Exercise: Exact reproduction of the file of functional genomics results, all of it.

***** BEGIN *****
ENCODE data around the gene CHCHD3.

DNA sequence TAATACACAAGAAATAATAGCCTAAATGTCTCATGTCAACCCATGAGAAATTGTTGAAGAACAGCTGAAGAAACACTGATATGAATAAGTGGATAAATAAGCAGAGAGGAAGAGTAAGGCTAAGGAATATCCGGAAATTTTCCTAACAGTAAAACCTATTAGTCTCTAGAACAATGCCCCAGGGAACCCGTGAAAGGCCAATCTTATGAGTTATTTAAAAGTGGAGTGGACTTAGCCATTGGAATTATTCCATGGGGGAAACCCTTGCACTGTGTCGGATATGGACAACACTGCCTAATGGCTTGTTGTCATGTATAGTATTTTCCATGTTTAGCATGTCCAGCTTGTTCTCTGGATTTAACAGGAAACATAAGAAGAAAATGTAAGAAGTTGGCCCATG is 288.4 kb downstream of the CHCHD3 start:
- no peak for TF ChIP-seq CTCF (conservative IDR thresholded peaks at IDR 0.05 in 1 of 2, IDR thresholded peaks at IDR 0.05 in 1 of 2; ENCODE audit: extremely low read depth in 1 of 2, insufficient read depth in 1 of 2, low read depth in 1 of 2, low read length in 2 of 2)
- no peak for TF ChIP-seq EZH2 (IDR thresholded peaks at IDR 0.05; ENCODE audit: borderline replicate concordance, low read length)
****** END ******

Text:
ENCODE data around the gene CHCHD3.

DNA sequence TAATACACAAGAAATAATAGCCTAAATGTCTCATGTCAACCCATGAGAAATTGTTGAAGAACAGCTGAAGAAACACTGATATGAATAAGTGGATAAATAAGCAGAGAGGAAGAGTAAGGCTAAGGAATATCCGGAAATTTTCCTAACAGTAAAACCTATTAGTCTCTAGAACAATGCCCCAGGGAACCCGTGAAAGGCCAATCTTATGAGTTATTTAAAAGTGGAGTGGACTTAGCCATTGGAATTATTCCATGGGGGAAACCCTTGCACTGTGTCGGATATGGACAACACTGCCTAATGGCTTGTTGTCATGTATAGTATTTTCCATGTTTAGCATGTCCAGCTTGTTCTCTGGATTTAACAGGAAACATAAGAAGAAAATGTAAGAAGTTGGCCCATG is 288.4 kb downstream of the CHCHD3 start:
- no peak for TF ChIP-seq CTCF (conservative IDR thresholded peaks at IDR 0.05 in 1 of 2, IDR thresholded peaks at IDR 0.05 in 1 of 2; ENCODE audit: extremely low read depth in 1 of 2, insufficient read depth in 1 of 2, low read depth in 1 of 2, low read length in 2 of 2)
- no peak for TF ChIP-seq EZH2 (IDR thresholded peaks at IDR 0.05; ENCODE audit: borderline replicate concordance, low read length)